What Is a Sales Invoice? What's Included?

​Image by Emily Roberts. © The Balance 2019

An invoice, sometimes called a sales invoice, is a document sent by a provider of a product or service to the purchaser. The invoice establishes an obligation on the part of the purchaser to pay, creating an account receivable. In other words, the invoice is a written verification of the agreement between the buyer and seller of the goods or services. 

Invoices are an important part of your business's bookkeeping and accounting recordkeeping system because they record sales transactions. 

What Does an Invoice Include? 

The usual sections in an invoice include:

  • The date that the invoice was created. Don't forget this. The date of the invoice starts the clock ticking on the customer. If you have terms (a time limit for payment), you want to include the date so everyone knows when the payment is due. 
  • Names and addresses of customer and supplier. If you're creating the invoice in accounting software, you may only need the email address of the customer, but it's still a good idea to collect and include the physical address, in case you need to send a real letter or document.
  • Contact names of individuals at the two businesses (or business and individual). It's a good customer relations rule to make sure you spell names correctly. 
  • Description of items purchased, either products or services, including prices and quantities. Often you will have standard item descriptions and inventory numbers. But be as specific and detailed as possible, when you create the invoice. This avoids confusion and "I didn't know" issues. 
  • Terms of payment. For example, the provider might specify "net 30 days," which means that the entire amount is due within 30 days.

How to Invoice a Customer

You may be using online business accounting software, or maybe you are using a pre-printed invoice that you will complete. The process works the same way for both invoicing processes. 

You will prepare an invoice only after you have shipped or delivered the product or service to the customer. 

  • Start by identifying the customer. In some cases, you may also want to identify a sub-customer or job within that customer's file. 
  • Include previous document numbers related to this sale, including any purchase order or sales agreement or estimate. 
  • Identify the items sold and delivered. Usually, you would include the name of the product or service, quantity (or time, for services) and rate (per item or per hour). If you are using online software, the total for each item is calculated. This is the place where you might need to classify an item as "back ordered."
  • Each item gets its own line, and the total of all lines is added. 
  • Next, you will include information any deposits already made by the customer or any discounts applied to this invoice.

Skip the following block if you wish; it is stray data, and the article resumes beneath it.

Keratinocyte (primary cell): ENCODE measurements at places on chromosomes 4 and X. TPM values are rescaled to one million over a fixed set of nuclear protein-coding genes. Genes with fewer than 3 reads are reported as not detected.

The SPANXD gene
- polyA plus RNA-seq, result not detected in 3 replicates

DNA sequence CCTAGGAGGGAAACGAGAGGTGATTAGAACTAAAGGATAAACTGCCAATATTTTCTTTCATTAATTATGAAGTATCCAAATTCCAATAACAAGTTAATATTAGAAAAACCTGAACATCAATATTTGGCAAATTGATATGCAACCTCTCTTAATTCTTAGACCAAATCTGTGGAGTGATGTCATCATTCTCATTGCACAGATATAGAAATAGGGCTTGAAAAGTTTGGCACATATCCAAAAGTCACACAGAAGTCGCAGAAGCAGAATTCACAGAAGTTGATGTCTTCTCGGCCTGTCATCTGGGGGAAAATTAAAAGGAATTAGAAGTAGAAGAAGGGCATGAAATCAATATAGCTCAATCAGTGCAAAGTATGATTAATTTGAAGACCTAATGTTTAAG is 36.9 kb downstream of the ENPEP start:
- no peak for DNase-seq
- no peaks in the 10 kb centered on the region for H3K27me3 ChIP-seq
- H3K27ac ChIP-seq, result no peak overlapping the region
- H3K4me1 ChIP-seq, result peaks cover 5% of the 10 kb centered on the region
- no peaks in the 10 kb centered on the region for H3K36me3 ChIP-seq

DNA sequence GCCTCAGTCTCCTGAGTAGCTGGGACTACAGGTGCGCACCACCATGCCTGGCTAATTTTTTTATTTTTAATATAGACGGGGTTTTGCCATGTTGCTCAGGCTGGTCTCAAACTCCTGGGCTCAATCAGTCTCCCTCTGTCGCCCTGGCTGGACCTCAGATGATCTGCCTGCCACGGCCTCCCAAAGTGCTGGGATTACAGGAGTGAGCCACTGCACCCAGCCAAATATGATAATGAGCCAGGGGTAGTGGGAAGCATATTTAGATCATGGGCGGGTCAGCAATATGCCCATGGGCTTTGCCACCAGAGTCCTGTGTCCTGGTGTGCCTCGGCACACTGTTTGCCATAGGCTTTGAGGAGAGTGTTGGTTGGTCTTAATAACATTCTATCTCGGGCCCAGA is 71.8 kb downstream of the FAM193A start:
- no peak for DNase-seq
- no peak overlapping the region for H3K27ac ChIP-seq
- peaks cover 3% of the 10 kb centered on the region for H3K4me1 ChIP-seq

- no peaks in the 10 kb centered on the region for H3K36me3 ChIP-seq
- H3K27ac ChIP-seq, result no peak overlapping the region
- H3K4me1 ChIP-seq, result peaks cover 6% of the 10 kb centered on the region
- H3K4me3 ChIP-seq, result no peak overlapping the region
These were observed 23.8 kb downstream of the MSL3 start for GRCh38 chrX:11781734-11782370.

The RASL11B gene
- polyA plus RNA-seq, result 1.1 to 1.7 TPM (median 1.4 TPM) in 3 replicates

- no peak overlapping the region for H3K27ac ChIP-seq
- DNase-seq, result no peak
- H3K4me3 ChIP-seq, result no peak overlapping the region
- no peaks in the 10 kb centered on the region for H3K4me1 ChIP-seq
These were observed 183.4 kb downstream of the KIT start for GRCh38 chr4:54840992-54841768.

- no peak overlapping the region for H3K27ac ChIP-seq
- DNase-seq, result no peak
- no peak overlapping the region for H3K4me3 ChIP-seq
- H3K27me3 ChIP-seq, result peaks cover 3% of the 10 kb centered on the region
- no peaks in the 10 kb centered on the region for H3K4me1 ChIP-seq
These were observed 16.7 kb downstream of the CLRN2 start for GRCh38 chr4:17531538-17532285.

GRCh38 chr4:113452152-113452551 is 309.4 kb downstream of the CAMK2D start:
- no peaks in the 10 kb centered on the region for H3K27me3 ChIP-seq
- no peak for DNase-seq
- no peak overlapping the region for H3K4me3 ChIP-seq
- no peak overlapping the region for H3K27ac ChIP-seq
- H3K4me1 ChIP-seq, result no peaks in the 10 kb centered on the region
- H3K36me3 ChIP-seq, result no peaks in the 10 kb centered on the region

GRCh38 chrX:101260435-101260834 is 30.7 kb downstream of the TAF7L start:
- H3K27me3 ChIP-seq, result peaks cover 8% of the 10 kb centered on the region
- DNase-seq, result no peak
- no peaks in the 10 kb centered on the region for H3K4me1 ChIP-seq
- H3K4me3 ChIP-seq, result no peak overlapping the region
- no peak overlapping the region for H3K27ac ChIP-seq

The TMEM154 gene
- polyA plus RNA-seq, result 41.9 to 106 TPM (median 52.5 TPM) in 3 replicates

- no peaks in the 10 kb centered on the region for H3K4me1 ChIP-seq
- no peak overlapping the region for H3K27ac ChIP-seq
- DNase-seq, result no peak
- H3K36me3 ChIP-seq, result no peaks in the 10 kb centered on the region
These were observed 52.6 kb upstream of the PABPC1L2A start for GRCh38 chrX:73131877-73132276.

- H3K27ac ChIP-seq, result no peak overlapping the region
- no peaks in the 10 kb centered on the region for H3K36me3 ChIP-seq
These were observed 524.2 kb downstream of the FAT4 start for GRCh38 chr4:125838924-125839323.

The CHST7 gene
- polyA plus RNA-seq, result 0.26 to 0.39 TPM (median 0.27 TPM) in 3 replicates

• You may want to offer customers different payment methods, possibly giving a discount for paying in cash. 
  • Include the shipping terms for products shipped. There are two types: FOB shipping point or FOB destination. (FOB stands for "free on board.") If the terms are FOB shipping point, the shipper (that's the seller) pays the shipping. If the terms are FOB destination, the buyer pays the shipping. It's also a good idea to note if the customer picks up the item or items, in case there is any question about the item being received. 
  • Include the terms of sale. That is, when do you want the buyer to pay and will you give any discount for early payment? The terms are expressed like this 2/10 Net/30. That means you will give a 2% discount if payment is received within 10 days, and the entire balance is due in 30 days. 

Invoices may be mailed or emailed or faxed to a customer. 

When a customer pays, the invoice number should be noted on the sales receipt and matched to the sales receipt in your accounting software, so it's clear that the invoice has been paid. The payment takes the outstanding amount out of your accounts receivable account. 

Invoices vs. Purchase Orders

 Invoices are sometimes confused with purchase orders. Purchase orders (POs) are before the transaction, and invoices are after the transaction. Purchase orders record an order by a customer to a vendor or supplier. An invoice, on the other hand, records the receipt of the product or service and, as noted above, the terms of payment. Purchase orders are used by many companies as part of an approval process. Some companies require purchase orders for products or services over a specific amount. 

Invoices vs. Bills 

The difference between an invoice and a bill is the focus and standpoint. The invoice is created by a supplier, and it is a statement of services or products produced and delivered to a customer, including the amount owed. An invoice may be created before or after the product or service is received. It's common for an invoice to be included with products being delivered, so the recipient can check off the items to make sure they are all there. 

A bill is a request for payment. A bill is usually considered from the customer's standpoint. It's common to receive a bill without an invoice, as in a restaurant or retail store. A bill is usually given with the expectation of immediate payment. 

Some Examples of Invoices

This sample invoice includes Canadian information, but it will give you an idea of what an invoice includes

Here are some step-by-step directions for creating an invoice.